This post focuses on the team franchises. From 1931 through 1960, there were eight teams in each league. In 1961 the AL added two new teams and the NL added two in 1962. More teams were added over the years through 1998 resulting in a total of 30 teams, almost twice the original 16. This obviously makes it increasingly difficult for a given franchise to have one of its players win the MVP.
An example of a franchise is the Washington Senators moving to Minneapolis in 1961 and renaming itself the Minnesota Twins. MVP would be considered for that franchise starting in 1931.
Click this link to view all the data, which is from the Lahman database and manipulated using the Microsoft Access database management system (DBMS).
Ten or more:
Almost half the Yankee total comes from three triple winners: Joe DiMaggio, Yogi Berra, Mickey Mantle. The Yanks also had two time MVP: Roger Maris and Alex Rodriguez. Note that half of the prime years of Lou Gehrig and all of Babe Ruth are excluded.
The next fewest to the Indians among the 16 that existed from 1931 through 1960: White Sox 4, twice the Indians.
Among the expansion franchises only two won more than two: Rangers 4, Angels 3, Brewers 3 . The Rangers started as the new Washington Senators in 1961 and the Brewers started as the Seattle Pilots in 1969.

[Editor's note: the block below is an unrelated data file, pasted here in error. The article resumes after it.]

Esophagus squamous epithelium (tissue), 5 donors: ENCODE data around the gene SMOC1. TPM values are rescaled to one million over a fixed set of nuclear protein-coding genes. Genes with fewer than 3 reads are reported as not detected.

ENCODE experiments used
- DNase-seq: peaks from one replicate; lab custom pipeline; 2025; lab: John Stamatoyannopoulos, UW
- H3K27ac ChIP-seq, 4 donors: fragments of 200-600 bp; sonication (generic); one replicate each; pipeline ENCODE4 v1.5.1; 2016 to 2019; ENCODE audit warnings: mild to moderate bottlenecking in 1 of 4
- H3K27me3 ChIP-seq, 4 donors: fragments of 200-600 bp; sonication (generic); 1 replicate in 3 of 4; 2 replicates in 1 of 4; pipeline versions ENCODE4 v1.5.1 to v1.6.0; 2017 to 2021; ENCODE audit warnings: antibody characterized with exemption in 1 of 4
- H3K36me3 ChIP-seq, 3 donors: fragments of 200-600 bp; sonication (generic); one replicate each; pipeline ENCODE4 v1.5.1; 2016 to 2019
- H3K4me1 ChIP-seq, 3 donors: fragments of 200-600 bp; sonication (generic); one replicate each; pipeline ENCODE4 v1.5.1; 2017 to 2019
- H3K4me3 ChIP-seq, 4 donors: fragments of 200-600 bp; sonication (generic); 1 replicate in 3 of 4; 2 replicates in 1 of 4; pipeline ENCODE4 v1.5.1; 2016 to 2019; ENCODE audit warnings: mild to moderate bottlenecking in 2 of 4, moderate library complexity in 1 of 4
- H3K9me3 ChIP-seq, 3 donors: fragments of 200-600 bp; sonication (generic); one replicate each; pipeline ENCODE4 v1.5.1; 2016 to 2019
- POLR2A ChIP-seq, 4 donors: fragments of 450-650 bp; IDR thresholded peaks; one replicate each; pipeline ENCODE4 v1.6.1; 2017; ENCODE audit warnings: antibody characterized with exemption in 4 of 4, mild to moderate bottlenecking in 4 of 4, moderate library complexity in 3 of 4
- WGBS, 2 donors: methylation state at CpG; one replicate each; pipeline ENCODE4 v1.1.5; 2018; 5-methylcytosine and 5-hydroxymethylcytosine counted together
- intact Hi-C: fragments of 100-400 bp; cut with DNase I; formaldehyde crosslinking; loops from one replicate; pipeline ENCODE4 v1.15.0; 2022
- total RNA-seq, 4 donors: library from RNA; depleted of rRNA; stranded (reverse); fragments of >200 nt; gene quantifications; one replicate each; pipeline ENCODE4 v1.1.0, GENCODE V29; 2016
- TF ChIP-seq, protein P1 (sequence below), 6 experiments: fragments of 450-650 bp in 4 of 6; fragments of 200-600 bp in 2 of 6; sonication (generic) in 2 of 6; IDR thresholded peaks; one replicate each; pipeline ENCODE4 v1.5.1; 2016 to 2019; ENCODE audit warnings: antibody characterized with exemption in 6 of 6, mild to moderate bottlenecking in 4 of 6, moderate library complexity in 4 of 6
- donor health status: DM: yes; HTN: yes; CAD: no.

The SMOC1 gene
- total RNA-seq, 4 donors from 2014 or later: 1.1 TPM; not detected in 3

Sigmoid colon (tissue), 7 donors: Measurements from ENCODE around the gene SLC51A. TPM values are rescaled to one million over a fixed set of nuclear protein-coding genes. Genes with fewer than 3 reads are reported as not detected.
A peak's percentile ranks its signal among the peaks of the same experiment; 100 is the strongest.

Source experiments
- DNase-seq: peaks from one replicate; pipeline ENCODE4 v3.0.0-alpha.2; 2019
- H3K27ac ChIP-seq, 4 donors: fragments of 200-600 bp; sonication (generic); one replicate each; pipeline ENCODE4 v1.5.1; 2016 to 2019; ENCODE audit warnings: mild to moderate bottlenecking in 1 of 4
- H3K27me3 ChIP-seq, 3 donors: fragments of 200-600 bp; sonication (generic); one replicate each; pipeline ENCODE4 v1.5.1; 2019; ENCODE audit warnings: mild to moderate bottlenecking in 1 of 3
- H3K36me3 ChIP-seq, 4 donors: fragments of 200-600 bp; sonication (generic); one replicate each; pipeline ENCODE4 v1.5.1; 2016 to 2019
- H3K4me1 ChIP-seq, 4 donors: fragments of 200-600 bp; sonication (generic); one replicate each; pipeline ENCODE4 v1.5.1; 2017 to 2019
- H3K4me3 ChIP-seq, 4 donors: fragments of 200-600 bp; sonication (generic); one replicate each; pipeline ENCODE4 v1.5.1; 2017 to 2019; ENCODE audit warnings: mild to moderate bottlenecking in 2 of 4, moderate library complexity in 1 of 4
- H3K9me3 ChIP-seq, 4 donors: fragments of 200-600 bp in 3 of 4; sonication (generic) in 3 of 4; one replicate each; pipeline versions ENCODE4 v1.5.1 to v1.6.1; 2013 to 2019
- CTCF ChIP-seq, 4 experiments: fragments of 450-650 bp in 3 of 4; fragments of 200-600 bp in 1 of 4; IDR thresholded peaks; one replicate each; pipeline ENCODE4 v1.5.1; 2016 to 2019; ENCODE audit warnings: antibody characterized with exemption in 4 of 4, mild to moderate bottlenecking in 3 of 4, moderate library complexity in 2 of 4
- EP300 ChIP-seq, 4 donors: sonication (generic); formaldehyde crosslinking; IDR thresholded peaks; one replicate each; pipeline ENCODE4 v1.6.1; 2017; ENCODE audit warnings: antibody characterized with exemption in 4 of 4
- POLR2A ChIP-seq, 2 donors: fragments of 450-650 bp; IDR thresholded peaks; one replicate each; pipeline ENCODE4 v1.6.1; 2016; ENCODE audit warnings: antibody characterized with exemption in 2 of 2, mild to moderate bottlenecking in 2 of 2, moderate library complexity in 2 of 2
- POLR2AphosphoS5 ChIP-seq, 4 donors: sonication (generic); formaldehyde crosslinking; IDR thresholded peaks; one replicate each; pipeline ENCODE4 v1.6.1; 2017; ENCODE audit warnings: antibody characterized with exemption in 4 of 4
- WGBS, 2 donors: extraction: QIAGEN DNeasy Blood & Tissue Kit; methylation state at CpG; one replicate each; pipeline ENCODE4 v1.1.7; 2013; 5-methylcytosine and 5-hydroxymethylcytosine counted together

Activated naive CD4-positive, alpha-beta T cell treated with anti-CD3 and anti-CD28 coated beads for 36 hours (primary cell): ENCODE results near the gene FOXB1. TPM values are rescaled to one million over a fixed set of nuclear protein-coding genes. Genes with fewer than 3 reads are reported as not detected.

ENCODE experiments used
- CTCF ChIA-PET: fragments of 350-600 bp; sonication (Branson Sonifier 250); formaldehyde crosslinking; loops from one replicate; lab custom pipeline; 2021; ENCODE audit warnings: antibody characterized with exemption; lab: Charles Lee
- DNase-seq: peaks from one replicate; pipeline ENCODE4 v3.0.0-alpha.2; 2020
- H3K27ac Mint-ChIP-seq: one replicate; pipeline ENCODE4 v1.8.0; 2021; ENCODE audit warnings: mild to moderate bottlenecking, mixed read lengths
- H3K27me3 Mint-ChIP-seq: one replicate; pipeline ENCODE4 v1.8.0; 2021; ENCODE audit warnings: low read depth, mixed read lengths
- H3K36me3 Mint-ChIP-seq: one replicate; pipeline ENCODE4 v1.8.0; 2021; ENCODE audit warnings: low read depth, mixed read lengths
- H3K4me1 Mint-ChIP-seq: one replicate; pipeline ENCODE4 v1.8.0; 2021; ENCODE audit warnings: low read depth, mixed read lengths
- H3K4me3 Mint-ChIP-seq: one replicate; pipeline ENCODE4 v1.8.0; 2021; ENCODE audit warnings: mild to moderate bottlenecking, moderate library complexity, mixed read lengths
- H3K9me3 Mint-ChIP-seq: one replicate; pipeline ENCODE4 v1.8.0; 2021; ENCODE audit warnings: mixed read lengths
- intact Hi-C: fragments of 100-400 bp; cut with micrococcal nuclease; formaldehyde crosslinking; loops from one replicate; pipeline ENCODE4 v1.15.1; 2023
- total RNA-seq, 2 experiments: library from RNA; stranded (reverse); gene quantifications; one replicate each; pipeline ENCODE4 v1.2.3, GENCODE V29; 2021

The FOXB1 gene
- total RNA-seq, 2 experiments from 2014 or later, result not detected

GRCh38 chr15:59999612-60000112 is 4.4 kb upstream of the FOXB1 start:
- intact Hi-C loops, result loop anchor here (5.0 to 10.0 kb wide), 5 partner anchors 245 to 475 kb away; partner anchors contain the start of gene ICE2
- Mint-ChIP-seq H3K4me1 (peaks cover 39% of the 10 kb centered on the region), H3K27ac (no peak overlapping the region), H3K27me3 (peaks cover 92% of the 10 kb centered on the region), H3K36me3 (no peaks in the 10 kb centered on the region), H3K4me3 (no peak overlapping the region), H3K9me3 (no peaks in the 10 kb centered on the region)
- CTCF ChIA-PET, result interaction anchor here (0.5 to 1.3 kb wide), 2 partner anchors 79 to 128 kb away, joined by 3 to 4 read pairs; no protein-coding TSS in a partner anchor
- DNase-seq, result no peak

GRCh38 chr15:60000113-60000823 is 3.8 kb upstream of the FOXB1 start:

Most cities one team: Braves (Boston, Milwaukee, Atlanta). The Athletics played in three cities but had MVP only in two: Philadelphia and Oakland but not in Kansas City 1955-1967.
Other franchises with MVP in two locations:
Dodgers: Brooklyn, Los Angeles
Giants: New York, San Francisco.
Obviously, the most in a city would be New York: 29. This despite zero for the Mets because of the 20 for the Yankees plus six for Brooklyn (Dolf Camilli, Jackie Robinson, Roy Campanella (3), Don Newcombe) and three for the NY Giants (Carl Hubbell (2), Willie Mays).
The Pirates were 0 for 29 when Dick Groat won the first MVP for them in 1960 but the Pirates now have a total of 7, including three in four years by Barry Bonds.
Giants 5: 2000-2004: Jeff Kent, Bonds, Bonds, Bonds, Bonds.
Yankees 4: 1954-1957: Berra, Berra, Mantle, Mantle
Yankees 4: 1960-1963: Maris, Maris, Mantle, Elston Howard.